Today, Robert Novak rambles about whether John McCain is a "conservative", based upon rumors that McCain would have picked John Roberts for the Supreme Court but not Samuel Alito.
That was the background for conservative John Fund's Wall Street Journal online column the day before Florida voted. Fund wrote that McCain "has told conservatives he would be happy to appoint the likes of Chief Justice Roberts to the Supreme Court. But he indicated he might draw the line on a Samuel Alito because 'he wore his conservatism on his sleeve.' " In a conference call with bloggers that day, McCain said, "I don't recall a conversation where I would have said that." He was "astonished" by the Alito quote, he said, and he repeatedly says at town meetings, "We're going to have justices like Roberts and Alito."Personally, I would not pick either of them.
That's not about ideology, as such. It's about personality. I am not particularly enamored with people, no matter how bright and accomplished, who appear to possess authoritarian personalities. Nor am I particularly enamored with people who seem to be locked into a particular ideology, where "All roads lead to Rome." It's a bit like seeing Scalia concoct a brand spanking new version of "sovereign immunity", which I'm sure he would insist is 100% consistent with the intentions of the founding fathers (even if he was the first to notice). I'm not thrilled with eagerness with which the Roberts Court approaches voting rights - not with an eye to protecting voters, but what seems to be an eye for preventing challenges to unconstitutional laws until after an election is over. Gerrymandering? Reproductive freedom? Habeas Corpus? What surprises do you expect?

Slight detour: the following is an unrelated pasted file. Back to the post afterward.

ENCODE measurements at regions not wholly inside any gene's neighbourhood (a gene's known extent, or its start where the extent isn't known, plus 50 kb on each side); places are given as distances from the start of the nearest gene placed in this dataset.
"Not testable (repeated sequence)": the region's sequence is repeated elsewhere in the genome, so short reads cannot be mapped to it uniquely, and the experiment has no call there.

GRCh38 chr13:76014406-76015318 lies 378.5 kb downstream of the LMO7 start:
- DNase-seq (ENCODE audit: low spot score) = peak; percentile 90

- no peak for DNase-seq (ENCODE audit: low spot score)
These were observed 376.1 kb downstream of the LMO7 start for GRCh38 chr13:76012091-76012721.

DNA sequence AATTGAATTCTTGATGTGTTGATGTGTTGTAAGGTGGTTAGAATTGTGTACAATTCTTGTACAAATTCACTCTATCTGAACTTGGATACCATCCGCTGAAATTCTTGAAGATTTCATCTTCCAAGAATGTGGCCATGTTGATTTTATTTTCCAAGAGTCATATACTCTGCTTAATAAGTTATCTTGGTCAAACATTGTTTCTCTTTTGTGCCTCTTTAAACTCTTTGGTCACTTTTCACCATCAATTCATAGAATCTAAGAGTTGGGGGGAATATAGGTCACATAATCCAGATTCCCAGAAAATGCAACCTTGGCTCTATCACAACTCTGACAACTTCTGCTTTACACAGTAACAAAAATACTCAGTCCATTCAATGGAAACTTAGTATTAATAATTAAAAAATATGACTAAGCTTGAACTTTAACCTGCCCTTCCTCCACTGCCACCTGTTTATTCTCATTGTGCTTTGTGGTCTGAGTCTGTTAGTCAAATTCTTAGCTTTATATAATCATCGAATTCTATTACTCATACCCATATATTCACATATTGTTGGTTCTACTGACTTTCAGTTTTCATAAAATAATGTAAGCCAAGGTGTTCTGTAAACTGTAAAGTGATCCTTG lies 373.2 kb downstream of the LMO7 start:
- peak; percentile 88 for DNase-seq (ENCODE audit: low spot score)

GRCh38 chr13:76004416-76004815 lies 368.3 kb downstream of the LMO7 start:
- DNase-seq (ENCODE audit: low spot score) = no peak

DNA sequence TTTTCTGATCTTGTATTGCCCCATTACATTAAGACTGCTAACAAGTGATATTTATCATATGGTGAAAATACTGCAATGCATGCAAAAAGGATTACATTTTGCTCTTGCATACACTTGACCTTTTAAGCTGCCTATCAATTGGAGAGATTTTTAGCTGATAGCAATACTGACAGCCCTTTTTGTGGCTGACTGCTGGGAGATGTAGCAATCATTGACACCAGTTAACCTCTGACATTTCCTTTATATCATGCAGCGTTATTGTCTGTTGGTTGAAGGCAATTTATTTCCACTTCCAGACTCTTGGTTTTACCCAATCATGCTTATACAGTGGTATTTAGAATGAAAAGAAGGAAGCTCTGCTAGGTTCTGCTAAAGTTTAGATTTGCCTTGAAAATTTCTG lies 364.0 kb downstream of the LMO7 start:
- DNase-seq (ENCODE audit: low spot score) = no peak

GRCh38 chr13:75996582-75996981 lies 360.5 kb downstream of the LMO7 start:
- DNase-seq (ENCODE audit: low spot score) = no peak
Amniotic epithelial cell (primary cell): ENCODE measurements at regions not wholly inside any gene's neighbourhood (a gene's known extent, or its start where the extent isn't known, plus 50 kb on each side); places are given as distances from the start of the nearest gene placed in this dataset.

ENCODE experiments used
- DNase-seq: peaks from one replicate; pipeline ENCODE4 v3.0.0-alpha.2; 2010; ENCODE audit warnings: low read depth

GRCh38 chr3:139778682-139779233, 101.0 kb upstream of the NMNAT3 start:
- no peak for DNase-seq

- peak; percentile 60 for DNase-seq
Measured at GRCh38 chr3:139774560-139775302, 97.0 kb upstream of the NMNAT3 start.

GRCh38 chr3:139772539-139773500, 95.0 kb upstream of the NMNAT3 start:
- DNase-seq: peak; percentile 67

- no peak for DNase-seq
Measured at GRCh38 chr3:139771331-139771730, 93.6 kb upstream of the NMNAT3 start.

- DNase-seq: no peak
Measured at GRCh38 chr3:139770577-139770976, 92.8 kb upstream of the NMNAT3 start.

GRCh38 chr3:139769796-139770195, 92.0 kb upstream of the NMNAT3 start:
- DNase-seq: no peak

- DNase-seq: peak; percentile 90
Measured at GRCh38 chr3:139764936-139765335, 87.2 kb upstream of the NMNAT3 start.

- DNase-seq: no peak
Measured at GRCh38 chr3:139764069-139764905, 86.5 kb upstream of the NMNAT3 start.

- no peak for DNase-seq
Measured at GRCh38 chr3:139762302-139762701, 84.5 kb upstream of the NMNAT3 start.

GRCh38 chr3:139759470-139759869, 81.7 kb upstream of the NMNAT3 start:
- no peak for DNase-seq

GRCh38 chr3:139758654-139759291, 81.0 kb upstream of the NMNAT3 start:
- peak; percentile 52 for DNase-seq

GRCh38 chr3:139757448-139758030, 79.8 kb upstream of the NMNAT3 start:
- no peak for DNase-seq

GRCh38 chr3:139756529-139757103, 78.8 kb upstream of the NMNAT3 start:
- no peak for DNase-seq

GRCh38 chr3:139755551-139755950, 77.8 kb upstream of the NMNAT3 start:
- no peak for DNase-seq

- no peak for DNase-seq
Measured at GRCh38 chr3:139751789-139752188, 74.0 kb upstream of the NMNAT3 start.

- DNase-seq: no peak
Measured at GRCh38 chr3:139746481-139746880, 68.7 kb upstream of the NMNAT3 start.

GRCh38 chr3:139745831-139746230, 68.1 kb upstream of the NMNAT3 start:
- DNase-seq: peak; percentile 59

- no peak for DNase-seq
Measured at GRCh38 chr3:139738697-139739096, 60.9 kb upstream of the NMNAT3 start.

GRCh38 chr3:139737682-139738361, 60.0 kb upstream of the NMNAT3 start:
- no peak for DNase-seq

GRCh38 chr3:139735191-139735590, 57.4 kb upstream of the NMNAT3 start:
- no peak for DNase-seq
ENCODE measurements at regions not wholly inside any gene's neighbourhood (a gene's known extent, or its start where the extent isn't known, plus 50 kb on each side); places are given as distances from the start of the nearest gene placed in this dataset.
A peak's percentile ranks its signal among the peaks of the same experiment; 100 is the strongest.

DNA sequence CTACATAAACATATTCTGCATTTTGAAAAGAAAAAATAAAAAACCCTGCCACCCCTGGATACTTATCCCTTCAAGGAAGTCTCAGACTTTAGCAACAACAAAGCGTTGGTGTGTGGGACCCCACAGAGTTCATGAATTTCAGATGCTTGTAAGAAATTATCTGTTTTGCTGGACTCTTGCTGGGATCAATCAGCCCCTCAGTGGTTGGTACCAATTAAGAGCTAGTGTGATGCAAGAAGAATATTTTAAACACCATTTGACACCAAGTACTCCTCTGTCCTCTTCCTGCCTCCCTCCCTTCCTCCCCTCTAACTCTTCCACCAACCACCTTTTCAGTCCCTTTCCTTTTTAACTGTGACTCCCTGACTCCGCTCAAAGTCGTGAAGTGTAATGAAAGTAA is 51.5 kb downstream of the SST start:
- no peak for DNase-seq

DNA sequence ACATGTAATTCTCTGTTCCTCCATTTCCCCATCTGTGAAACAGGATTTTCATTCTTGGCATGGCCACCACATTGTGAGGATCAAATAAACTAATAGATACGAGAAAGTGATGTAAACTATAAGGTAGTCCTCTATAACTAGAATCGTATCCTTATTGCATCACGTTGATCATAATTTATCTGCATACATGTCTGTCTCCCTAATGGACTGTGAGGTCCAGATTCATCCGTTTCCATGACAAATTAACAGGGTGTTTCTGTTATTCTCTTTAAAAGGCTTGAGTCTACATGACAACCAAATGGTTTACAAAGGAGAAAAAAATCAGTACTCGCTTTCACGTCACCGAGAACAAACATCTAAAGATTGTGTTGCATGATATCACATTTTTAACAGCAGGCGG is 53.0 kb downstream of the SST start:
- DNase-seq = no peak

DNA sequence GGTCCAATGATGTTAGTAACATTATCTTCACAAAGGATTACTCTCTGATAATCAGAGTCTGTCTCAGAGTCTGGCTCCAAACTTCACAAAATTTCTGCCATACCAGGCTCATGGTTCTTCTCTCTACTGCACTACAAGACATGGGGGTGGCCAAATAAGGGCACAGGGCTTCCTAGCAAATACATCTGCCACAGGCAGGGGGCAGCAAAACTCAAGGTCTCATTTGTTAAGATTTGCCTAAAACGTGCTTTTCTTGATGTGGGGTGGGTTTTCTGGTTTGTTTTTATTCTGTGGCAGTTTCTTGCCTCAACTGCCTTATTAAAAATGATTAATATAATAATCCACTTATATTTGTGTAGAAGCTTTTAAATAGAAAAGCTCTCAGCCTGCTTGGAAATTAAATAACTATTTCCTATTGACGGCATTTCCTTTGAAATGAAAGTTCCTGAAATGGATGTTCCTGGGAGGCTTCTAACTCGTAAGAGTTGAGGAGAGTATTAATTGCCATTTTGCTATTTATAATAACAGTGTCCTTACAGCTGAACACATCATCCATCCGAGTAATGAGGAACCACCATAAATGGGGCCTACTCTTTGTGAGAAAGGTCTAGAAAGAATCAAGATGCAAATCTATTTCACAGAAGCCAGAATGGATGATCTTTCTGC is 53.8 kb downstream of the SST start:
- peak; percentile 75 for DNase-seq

When you take any particular question going before the court, nine times out of ten you can guess how the various justices are going to vote before you read the decision. If you are handed a decision and get the vote count, probably 19 times out of 20 you can accurately guess which Justices joined the majority opinion, and which dissented. And that's if you're not a Supreme Court scholar, but just a passive observer of the court. The factions of the political right that are infatuated with Roberts and Alito like to skewer the court's "swing voters" - those who don't consistently fall under their preferred ideology. It isn't that those factions know something about the law or Constitution - their only concern is the advancement of a specific political agenda.
Maybe I would feel differently if I were President, and had the opportunity to appoint a justice so rigid in his beliefs that I was confident that he would provide a consistent vote for my political agenda - continuing perhaps for decades after I left office. But I'm not the President, I get to be more idealistic, and I want justices who actually wrestle with the issues rather than consistently falling back on ideology. And I would just as soon avoid having any authoritarian personalities on the Court.